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1 - 10 of 18 results for: DLCL ; Currently searching winter courses. You can expand your search to include all quarters

DLCL 12Q: Humanities Core: Great Books, Big Ideas -- Europe, Middle Ages and Renaissance (FRENCH 12Q, HUMCORE 12Q, ILAC 12Q)

This three-quarter sequence asks big questions of major texts in the European and American tradition. What is a good life? How should society be organized? Who belongs? How should honor, love, sin, and similar abstractions govern our actions? What duty do we owe to the past and future? The second quarter focuses on the transition from the Middle Ages to Modernity, Europe's re-acquaintance with classical antiquity and its first contacts with the New World. Authors include Dante, Shakespeare, Machiavelli, Cervantes, and Milton. N.B. This is the second of three courses in the European track. These courses offer an unparalleled opportunity to study European history and culture, past and present. Take all three to experience a year-long intellectual community dedicated to exploring how ideas have shaped our world and future. Students who take HUMCORE 11 and HUMCORE 12Q will have preferential admission to HUMCORE 13Q (a WR2 seminar).
Terms: Win | Units: 3-4 | UG Reqs: WAY-A-II | Grading: Letter or Credit/No Credit

DLCL 32Q: Humanities Core: Middle East II -- Classic (COMPLIT 32Q, HISTORY 85Q, HUMCORE 32Q)

How should we live? This course explores two ethical pathways: mysticism and rationality. They seem to be opposites, but as we'll see, some important historical figures managed to follow both at once. We will read works by successful judges, bureaucrats, academics, and lovers written between 700 and 1900 C.E. We will ask ourselves whether we agree with their choices and judgments about professional success and politics. What would we do differently today? We certainly organize knowledge differently, but do we think about ethics the same way? N.B. This is the second of three courses in the Middle Eastern track. These courses offer an unparalleled opportunity to study Middle Eastern history and culture, past and present. Take all three to experience a year-long intellectual community dedicated to exploring how ideas have shaped our world and future.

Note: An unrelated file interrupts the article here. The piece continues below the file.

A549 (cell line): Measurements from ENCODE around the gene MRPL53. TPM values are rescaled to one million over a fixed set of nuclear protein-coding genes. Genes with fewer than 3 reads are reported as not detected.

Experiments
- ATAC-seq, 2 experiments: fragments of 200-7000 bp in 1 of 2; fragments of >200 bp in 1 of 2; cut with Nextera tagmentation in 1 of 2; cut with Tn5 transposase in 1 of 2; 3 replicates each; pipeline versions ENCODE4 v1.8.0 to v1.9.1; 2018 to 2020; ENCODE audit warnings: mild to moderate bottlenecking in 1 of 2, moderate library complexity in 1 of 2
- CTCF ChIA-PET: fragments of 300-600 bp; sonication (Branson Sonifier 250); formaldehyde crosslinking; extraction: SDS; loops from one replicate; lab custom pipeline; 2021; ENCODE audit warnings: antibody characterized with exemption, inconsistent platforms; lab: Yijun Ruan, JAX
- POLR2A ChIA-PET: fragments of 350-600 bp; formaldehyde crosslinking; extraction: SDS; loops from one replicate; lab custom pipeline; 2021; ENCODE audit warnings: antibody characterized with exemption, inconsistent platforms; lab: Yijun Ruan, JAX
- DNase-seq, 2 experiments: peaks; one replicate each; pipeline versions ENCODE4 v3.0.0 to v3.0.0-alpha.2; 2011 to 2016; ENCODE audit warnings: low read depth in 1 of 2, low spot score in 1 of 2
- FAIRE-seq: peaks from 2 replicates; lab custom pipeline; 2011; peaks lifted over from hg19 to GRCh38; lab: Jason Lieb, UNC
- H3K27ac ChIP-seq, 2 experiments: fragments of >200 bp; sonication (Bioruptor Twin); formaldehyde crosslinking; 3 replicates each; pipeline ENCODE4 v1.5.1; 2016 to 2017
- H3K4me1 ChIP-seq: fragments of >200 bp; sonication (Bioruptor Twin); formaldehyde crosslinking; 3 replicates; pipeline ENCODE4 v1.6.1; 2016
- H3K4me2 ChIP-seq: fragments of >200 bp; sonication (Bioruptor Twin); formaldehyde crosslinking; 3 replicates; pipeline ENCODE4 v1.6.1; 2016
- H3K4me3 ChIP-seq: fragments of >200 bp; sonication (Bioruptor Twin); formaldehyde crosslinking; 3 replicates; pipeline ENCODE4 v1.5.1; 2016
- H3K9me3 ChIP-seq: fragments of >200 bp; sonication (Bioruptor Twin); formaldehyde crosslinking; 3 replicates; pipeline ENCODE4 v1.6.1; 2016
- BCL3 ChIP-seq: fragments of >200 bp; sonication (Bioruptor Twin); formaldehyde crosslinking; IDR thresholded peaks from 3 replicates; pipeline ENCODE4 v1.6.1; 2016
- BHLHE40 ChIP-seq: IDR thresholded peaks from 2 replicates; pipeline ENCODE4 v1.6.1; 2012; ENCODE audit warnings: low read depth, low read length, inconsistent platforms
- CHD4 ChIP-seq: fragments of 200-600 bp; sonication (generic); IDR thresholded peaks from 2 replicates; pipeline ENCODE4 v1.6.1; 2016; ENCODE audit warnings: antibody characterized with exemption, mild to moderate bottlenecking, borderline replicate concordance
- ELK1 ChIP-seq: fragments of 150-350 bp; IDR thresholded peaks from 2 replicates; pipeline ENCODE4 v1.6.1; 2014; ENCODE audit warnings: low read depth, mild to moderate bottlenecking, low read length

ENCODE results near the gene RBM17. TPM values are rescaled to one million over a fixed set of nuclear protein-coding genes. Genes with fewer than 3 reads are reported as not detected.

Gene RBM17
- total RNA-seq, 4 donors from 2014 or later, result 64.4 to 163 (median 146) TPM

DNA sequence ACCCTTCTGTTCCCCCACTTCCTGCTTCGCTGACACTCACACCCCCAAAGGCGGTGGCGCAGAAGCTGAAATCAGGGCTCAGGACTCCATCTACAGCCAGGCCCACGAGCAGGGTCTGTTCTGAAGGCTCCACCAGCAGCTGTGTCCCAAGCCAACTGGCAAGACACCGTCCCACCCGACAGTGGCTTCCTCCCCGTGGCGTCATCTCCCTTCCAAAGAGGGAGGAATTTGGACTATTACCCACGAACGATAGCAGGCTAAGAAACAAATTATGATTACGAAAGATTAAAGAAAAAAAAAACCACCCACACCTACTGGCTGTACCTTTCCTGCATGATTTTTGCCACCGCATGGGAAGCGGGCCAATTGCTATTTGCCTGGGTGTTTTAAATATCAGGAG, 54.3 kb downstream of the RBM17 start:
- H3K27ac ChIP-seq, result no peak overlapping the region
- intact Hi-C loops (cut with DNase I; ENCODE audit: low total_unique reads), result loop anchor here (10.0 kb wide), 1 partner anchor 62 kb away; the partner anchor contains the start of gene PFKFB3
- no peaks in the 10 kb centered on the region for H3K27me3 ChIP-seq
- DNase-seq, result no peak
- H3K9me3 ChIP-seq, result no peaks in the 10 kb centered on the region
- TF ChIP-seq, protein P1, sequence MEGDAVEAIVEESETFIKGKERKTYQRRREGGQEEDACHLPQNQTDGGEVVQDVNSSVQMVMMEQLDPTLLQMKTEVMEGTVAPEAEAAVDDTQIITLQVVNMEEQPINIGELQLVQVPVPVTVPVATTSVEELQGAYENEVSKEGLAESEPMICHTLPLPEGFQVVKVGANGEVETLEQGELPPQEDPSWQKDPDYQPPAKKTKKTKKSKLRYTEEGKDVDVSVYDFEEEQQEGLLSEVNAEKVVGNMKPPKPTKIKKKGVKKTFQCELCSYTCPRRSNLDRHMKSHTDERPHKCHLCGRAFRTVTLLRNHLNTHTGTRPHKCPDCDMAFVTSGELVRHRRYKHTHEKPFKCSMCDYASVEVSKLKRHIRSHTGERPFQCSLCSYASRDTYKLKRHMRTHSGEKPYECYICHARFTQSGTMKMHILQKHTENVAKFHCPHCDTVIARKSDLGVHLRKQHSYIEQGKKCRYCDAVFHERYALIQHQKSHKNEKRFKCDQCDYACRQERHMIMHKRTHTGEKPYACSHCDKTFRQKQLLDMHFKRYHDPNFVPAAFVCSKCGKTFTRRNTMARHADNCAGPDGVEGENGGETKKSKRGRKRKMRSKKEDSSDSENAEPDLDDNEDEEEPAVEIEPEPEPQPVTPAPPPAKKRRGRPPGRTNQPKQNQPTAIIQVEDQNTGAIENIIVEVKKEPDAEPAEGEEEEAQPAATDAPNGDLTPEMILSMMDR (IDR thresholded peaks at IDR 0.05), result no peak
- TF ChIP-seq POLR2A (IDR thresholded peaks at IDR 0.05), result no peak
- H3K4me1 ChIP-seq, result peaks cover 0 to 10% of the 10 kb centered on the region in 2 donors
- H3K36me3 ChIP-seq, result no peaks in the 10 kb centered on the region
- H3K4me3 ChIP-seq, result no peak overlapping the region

Terms: Win | Units: 3 | UG Reqs: WAY-A-II, WAY-ER | Grading: Letter or Credit/No Credit

DLCL 100: CAPITALS: How Cities Shape Cultures, States, and People (COMPLIT 100, FRENCH 175, GERMAN 175, HISTORY 206E, ILAC 175, ITALIAN 175, URBANST 153)

This course takes students on a trip to major capital cities, at different moments in time: Renaissance Florence, Golden Age Madrid, Colonial Mexico City, Enlightenment and Romantic Paris, Existential and Revolutionary St. Petersburg, Roaring Berlin, Modernist Vienna, and bustling Buenos Aires. While exploring each place in a particular historical moment, we will also consider the relations between culture, power, and social life. How does the cultural life of a country intersect with the political activity of a capital? How do large cities shape our everyday experience, our aesthetic preferences, and our sense of history? Why do some cities become cultural capitals? Primary materials for this course will consist of literary, visual, sociological, and historical documents (in translation); authors we will read include Boccaccio, Dante, Sor Juana, Montesquieu, Baudelaire, Gogol, Irmgard Keun, Freud, and Borges. Note: To be eligible for WAYS credit, you must take the course for a Letter Grade.
Terms: Win | Units: 3-5 | UG Reqs: WAY-A-II, WAY-SI | Grading: Letter or Credit/No Credit